In spite of this, Saudi Arabia has not been designated by the State Department as a country of particular concern, said Father DeBoe.

In the same testimony, Hanford, appointed by Bush in 2001, also called attention to Vietnam's increasing persecution of ethnic minority Protestants. He commended U.S. work in Afghanistan in the development of that country's Constitution that allows for freedom of worship for non-Muslim people.

Sen. John F. Kerry "will engage other countries directly" on the issue of religious intolerance, said Jin Chon, a spokesman for the presumptive Democratic presidential candidate. Kerry views religious freedom within the larger context of human rights, and "as president, Kerry will continue to look for effective ways to promote human rights, including religious freedom," added Chon.

A spokeswoman at the White House, Maria Tamburri, referred questions on Bush's policy on religious freedom to Hanford. He told CNS July 14 that he was not "aware of a single nation that violates religious freedom that is not also a risk to security in its region."

Religious freedom is "paramount in the president's mind and heart," he added. Hanford feels the country is poised to make international religious freedom "a cornerstone of a sound foreign policy." A representative of the Bush campaign did not return calls.

Issues of religious freedom also touch on the way the United States deals with people who seek asylum from religious persecution. A "more generous immigration and refugee policy" also could assist those who seek refuge from religious persecution, said the annual report of the commission. It called for better coordination among "efforts to promote religious freedom and to provide access" to U.S. refugee and asylum programs."

Bishop Ricardo Ramirez of Las Cruces, N.M., said that in this current "homeland security mentality" refugees have had a tougher time entering and remaining in the United States. In December 2003 the bishop, a commission member, visited refugees seeking asylum based on human rights and found that they were well taken care of.

However, he said more work remains to be done to make the United States "a more benevolent receiver of refugees." He said that it is part of U.S. history to take in refugees and immigrants.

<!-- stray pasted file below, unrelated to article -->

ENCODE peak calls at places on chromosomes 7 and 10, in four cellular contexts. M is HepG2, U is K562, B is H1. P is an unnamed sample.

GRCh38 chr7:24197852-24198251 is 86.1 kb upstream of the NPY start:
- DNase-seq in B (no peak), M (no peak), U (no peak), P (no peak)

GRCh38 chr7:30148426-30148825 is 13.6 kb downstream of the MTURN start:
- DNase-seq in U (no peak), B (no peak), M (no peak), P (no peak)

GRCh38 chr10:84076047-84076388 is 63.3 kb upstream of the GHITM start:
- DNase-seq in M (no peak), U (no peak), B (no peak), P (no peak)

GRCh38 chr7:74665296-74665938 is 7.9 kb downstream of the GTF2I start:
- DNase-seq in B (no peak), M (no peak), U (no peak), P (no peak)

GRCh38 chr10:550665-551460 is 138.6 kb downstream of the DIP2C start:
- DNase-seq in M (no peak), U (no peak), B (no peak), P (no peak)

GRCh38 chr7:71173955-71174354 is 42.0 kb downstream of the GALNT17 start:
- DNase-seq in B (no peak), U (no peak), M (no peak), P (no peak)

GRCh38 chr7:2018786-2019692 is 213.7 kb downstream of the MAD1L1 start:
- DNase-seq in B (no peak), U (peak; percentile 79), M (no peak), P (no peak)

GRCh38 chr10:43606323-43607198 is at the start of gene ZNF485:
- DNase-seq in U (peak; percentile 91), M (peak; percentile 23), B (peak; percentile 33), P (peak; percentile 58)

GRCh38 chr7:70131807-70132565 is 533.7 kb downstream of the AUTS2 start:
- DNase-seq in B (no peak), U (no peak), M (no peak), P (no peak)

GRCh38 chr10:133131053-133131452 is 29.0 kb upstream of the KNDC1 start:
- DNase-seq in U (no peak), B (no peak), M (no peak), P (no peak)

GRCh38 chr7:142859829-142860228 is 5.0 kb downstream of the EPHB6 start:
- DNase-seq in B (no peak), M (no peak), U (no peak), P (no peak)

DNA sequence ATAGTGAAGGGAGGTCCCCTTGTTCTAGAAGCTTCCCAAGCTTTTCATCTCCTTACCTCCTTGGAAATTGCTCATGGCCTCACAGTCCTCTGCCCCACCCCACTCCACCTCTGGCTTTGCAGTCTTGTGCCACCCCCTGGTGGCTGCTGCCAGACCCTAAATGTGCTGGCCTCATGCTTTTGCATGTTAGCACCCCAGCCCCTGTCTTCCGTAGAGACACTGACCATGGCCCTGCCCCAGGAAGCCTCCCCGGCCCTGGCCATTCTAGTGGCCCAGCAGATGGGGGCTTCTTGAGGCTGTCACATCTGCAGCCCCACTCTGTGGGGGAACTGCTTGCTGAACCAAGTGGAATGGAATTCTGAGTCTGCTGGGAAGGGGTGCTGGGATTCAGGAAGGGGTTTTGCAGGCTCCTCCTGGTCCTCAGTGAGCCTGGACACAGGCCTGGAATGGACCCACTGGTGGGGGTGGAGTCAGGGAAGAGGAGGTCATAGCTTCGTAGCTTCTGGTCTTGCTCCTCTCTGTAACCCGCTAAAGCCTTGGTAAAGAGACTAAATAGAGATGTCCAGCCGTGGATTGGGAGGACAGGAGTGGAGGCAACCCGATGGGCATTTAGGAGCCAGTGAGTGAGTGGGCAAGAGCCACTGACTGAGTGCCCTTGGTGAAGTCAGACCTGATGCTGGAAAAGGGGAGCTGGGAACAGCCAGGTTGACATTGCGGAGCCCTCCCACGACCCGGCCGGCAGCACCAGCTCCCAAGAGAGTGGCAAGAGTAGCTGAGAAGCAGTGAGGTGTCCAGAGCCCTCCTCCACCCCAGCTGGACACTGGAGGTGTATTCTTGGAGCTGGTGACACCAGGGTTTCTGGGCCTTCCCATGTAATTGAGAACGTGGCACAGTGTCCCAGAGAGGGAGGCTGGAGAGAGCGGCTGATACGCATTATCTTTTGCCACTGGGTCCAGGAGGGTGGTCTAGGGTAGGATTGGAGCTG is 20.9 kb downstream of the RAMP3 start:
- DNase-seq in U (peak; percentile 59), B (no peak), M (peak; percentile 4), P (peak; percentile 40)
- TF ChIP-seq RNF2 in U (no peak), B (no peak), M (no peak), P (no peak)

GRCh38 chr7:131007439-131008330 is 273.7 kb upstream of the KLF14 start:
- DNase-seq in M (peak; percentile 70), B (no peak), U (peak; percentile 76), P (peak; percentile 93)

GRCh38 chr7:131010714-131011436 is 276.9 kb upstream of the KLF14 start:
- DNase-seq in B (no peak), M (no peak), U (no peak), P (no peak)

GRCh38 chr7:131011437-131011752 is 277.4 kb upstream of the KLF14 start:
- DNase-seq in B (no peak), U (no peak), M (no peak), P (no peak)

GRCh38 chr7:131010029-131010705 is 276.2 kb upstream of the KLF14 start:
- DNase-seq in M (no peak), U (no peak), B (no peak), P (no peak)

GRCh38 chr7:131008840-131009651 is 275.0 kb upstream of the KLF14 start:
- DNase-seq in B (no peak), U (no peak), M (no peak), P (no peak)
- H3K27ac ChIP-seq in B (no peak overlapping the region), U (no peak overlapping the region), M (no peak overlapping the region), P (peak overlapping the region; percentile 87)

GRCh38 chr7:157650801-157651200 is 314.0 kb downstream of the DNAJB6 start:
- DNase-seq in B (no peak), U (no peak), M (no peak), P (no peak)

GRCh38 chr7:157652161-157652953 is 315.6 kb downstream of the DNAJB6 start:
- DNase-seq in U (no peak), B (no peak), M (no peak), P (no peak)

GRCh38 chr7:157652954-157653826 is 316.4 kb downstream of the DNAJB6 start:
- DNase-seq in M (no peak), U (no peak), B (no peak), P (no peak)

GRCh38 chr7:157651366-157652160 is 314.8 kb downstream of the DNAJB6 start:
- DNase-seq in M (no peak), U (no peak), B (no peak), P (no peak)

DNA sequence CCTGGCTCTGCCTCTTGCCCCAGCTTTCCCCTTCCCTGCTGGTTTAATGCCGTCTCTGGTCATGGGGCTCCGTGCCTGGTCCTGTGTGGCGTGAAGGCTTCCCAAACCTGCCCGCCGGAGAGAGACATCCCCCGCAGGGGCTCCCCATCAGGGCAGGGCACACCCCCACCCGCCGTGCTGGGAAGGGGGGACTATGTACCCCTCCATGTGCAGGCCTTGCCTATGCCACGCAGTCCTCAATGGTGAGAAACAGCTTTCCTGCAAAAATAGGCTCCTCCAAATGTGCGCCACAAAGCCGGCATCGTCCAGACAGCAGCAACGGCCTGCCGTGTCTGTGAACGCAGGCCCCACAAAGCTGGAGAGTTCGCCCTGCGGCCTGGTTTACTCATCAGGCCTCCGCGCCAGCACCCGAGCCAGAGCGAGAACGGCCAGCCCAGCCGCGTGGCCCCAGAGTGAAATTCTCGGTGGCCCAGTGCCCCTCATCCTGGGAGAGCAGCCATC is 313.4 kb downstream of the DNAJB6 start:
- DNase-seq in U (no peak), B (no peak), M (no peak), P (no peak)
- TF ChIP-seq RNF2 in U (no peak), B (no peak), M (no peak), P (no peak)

"We have room for more refugees," he said. In terms of the national economy, far from hurting it, refugees have always added to the economy, he added.

Kerry's spokesman said the senator "believes that refugees across the world need our support." He also said the senator "knows that past persecution and a well-founded fear of persecution on account of religion are grounds for asylum and refugee status under the law."

Along these lines, the senator, if elected, plans to work to improve training for U.S. officials who handle the claims of asylum seekers, Chon said. Kerry has recently called on the U.N. Security Council to impose tough sanctions on the government of Sudan.

President Bush in a speech outlining the details of a new immigration policy did not mention those seeking asylum from religious persecution. But neither does the Democratic plan, put forth in May 2004.

Both presidential candidates say they strongly support international religious freedom. The crux of the issue, however, as pointed out by "Faithful Citizenship," is how the United States will continue to work for human rights throughout the world given the radical changes in perspective as a result of the terrorist attacks and the ongoing war against terrorism.

With the United States so intently focused on homeland security, some might wonder if the country has let slip its traditional role as defender and promoter of human rights, including religious liberty.

END